Weight loss: Swap bagels for whole boiled eggs at breakfast to get rid of belly fat fast | Diets | Life & Style

Weight loss: Swap bagels for whole boiled eggs at breakfast to get rid of belly fat fast | Diets | Life & Style

Weight loss can involve a restricted diet, but simply swapping a bagel for eggs in the morning will keep you fuller for longer. 

Eggs have long been associated with raised cholesterol but the latest studies have revealed that eating eggs has no association with heart disease.

In fact, eating whole eggs raises the body’s levels of HDL (good) cholesterol. 

Swapping from a sugary, high-carb bagel in the morning to a whole egg could see your waistline trim down without much effort. 

A study of 30 overweight women showed swapping bagels for eggs at breakfast made them eat less for the next 36 hours.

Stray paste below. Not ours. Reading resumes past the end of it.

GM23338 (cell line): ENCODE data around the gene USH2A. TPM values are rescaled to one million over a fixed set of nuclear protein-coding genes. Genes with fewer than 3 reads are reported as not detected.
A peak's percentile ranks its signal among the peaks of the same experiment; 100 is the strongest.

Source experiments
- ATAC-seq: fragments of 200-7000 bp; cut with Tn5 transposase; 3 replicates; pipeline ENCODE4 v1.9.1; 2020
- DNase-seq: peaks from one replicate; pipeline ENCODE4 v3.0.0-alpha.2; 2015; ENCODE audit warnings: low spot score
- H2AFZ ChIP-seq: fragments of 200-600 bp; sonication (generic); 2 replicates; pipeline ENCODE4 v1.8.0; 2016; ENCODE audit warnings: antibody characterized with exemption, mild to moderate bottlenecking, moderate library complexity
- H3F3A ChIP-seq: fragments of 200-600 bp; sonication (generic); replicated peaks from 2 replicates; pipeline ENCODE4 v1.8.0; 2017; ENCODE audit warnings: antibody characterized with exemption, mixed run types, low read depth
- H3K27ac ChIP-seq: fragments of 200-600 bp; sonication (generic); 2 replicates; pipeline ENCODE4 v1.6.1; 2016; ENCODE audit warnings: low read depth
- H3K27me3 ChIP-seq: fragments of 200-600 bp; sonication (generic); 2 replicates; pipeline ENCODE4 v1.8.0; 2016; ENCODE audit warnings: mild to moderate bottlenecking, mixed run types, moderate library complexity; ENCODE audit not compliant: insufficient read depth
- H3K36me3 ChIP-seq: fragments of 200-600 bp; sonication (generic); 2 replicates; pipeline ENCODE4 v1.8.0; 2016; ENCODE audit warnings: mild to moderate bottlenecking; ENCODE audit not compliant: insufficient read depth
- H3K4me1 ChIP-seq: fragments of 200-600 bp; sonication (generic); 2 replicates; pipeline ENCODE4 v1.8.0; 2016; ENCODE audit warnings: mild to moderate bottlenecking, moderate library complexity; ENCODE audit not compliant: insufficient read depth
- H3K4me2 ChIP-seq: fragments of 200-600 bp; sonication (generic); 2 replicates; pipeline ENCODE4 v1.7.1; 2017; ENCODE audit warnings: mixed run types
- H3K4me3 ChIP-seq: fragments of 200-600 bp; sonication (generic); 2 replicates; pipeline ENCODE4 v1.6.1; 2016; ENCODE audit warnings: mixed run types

They are incredibly packed full of nutrients: one large egg equates to 77 calories, 5 grams of fat and 6 grams of protein. 

And it will provide you with all 9 essential amino acids. 

Kris Gunnars, BSc, wrote in an article on Healthline.com: “If you need any more reasons to eat eggs, they are cheap, go with almost any food and taste awesome.

“If there was any food I’d be willing to classify as a superfood, it would be eggs.”

The news comes after it as revealed giving up sugary drinks could also lead to weight loss

The Boston Public Health Commission found that drinking large amounts of sugary drinks increases the risk of weight gain, developing Type 2 diabetes, heart disease, and gout.

Children are 60 per cent more likely to be obese with every sugary drink they consume per day. This means three glasses of squash makes your child 180 times more likely to be overweight. 

They said: “Drinking just one 20-ounce bottle of a sugary beverage per day can result in gaining 25 extra pounds per year.”

Thirty studies from previous years have all shown that drinking sugary drinks is linked to being overweight and obese.

Drinks that are sweetened with extra sugar have been shown to be linked to obesity in adults and children.

A whopping 93 per cent of research projects showed the positive correlation.

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